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54-year-old woman pregnant with own grandson

A 54-year-old mother is pregnant with her own grandson after stepping in as a surrogate for her daughter who was born without a uterus.

Maree Arnold wanted to do anything to make her daughter’s dream of becoming a mother become a reality after she was born with a rare disorder.

Her daughter Meagan White was diagnosed with Mayer-Rokitansky-Küster-Hauser syndrome (MRKH) at 17, meaning she was born without a uterus and had no hope of carrying a baby.

The now 28-year-old, who has a background in nursing, feared her dream of becoming a mother would never come true after a Canadian surrogate sadly miscarried a baby girl at 21 weeks.

But after doing research, Maree discovered she could be a surrogate for her daughter – and is now 30 weeks pregnant with her own grandchild.

Meagan, from Lilydale, Tasmania, Australia, said: “When I was a teenager, I was waiting around to start my menstrual cycle and it never happened.

“Mum and I went to see a doctor and discovered I had MRKH, which means I was born without a uterus and therefore would never have a period.

“It also meant I could never carry a child, however I did have working ovaries so I could have a biological child with the help of a surrogate.

“Of course, as I was just a teenager at the time, I didn’t think about it much.

“But after meeting my now-husband Clayde, 28, in 2015, I knew I wanted to start a family and be a mother.

“Thankfully he was always so supportive of me and said we were going to be parents one day no matter what it took for it to happen.

“We looked into surrogacy and found a volunteer overseas in Canada through an agency named Allison in January 2019.

“We got to know her virtually for nine months, before flying over there in September 2019 to meet her in person.

“Shortly after returning home to Australia, we went ahead with the first transfer which failed, but the second was successful and Allison got pregnant in December 2019.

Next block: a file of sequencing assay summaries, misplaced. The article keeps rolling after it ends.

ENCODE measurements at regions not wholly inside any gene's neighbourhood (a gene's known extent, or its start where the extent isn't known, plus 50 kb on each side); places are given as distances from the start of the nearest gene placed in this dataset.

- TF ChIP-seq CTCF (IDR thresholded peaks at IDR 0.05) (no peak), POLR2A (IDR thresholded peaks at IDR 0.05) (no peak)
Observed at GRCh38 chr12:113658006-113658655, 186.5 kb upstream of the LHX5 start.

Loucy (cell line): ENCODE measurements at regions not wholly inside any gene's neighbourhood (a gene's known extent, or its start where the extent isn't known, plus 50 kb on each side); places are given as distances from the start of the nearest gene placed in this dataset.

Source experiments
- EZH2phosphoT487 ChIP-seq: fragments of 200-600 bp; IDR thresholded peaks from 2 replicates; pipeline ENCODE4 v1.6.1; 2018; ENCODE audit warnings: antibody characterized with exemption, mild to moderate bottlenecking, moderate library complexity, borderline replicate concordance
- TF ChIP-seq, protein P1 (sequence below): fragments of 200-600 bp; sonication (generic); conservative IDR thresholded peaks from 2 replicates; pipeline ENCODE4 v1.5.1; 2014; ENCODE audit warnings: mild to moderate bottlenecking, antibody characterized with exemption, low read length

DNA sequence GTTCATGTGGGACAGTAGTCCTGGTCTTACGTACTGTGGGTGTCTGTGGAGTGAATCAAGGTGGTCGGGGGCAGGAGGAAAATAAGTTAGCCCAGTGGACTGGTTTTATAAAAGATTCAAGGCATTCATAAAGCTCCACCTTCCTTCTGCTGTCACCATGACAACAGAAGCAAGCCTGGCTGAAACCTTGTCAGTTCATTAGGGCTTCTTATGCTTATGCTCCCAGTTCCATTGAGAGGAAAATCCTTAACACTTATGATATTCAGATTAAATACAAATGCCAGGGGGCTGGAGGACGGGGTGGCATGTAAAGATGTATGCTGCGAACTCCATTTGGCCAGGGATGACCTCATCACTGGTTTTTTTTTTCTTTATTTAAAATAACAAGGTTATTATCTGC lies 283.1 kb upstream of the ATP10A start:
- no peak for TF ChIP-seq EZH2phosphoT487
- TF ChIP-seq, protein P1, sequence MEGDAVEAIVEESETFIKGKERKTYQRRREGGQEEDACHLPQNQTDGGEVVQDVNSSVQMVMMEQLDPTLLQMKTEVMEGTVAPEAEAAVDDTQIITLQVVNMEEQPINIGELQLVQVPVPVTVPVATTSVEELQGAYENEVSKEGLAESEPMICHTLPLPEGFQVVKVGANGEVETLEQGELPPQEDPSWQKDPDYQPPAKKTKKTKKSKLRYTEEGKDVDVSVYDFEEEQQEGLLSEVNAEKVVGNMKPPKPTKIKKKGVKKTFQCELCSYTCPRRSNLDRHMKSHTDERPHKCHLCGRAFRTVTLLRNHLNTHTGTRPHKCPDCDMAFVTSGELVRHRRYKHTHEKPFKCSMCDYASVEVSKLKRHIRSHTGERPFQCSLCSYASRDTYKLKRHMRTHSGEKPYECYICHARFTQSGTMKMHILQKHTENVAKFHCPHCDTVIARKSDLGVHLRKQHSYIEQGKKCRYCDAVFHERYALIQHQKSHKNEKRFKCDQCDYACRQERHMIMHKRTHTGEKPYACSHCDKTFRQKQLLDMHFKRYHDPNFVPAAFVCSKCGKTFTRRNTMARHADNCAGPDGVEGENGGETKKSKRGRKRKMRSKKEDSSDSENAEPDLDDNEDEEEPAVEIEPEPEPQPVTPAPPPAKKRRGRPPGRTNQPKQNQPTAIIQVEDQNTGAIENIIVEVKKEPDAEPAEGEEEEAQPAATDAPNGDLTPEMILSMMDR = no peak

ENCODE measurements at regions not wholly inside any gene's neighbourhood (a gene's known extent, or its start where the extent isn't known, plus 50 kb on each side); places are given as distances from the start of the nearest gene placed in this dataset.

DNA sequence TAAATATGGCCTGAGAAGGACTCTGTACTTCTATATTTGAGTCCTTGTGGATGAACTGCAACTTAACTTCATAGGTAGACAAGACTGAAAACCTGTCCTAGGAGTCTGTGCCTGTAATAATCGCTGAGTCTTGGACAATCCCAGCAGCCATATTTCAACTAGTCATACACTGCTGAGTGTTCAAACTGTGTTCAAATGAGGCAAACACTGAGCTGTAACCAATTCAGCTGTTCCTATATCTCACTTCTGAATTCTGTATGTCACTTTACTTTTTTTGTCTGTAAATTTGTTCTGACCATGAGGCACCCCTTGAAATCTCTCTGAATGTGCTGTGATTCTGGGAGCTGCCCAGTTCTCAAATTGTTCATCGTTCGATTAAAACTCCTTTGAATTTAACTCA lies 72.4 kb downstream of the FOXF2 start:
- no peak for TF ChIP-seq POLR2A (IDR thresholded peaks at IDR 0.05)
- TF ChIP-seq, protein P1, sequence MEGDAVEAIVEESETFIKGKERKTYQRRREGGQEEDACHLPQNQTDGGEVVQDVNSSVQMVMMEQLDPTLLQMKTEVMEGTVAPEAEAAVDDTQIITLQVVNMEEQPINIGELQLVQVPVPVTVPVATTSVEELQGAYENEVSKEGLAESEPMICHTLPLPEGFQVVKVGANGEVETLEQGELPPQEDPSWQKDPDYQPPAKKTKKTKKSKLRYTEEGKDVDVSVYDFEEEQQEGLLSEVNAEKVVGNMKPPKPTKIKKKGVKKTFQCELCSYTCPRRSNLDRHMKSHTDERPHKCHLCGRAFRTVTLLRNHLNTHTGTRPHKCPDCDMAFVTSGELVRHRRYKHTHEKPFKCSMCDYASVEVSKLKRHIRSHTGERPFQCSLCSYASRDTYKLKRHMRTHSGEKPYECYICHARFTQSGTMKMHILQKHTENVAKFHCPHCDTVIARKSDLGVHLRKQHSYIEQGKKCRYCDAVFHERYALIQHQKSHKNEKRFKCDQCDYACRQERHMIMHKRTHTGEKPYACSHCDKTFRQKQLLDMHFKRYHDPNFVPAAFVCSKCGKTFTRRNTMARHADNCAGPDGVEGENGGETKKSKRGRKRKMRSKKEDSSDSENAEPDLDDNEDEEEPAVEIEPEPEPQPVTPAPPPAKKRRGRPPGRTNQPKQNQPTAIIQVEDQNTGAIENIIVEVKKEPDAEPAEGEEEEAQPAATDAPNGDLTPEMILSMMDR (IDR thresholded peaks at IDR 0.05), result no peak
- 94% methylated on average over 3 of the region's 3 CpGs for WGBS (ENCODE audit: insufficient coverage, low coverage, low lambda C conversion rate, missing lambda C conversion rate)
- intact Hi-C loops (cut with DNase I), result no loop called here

“But in March 2020, doctors told us our baby girl had not developed kidneys and would not be viable with life.

“Everyone was heartbroken, and after that I just felt like giving up. Then once the pandemic began, overseas travel was prohibited, so everything felt impossible.”

Maree said she was heartbroken watching her daughter suffer but never imagined she could volunteer to be a surrogate, as she believed she would be deemed ‘too old’ to be allowed to carry a child.

But after extensive research, legal advice, medical screenings and psychological assessments, doctors deemed that it would be possible.

With Maree already having gone through menopause, she was given medications to reverse the process and thicken her uterus lining to prepare for pregnancy.

Mum-of-five Maree, who runs her own farm, said: “I always just assumed I’d be too old to do something like this but it just goes to show you always need to ask questions.

“I believe 45 is the usual cut off, however as I am her mother, the doctors are more lenient.

“I was very happy once we got past the first 20 weeks, after that I was really confident.

“It is such a special experience for me and I’m over the moon to be able to help my daughter.

“I think there are many different ways people get pregnant these days, and this is just another option.

“We really want to raise awareness to let people know this is possible. We all can’t wait to meet our grandson.”

After three failed embryo transfers, Meagan and Maree said they both began to feel a bit defeated and thought perhaps the process was not going to work.

But thankfully, the fourth transfer was a success and Maree is now nearly 30 weeks pregnant with her grandson, who is due in January 2022.

And despite it being 22 years since she has been pregnant, Maree says she feels great and is embracing the journey.

She said: “I know that I’m obviously older with this pregnancy, and I do get a bit more tired than when I was last pregnant 22 years ago.

“But I’m still up and about, mowing the lawns and doing this around the house. I feel great.

“Everyone in our family is so excited and I can’t wait to meet our grandson.”

Maree could possibly be Australia’s oldest surrogate to date, with Antonietta Di Maggio, from Sydney, making headlines back in 2015 for giving birth to her grandson for daughter Claudia Luca at the age of 53.

Meagan’s little boy is due to enter the world in January 2022 through a C-Section.

She added: “It’s so funny, for the first 20 weeks I’ve been worrying about the baby, but now I’ve been worrying about mum.

“Mum and I are so close, we talk every day. I can’t even put it into words how grateful I am for my mum. It’s so special.

“There is nobody else I’d rather be going through this with.”


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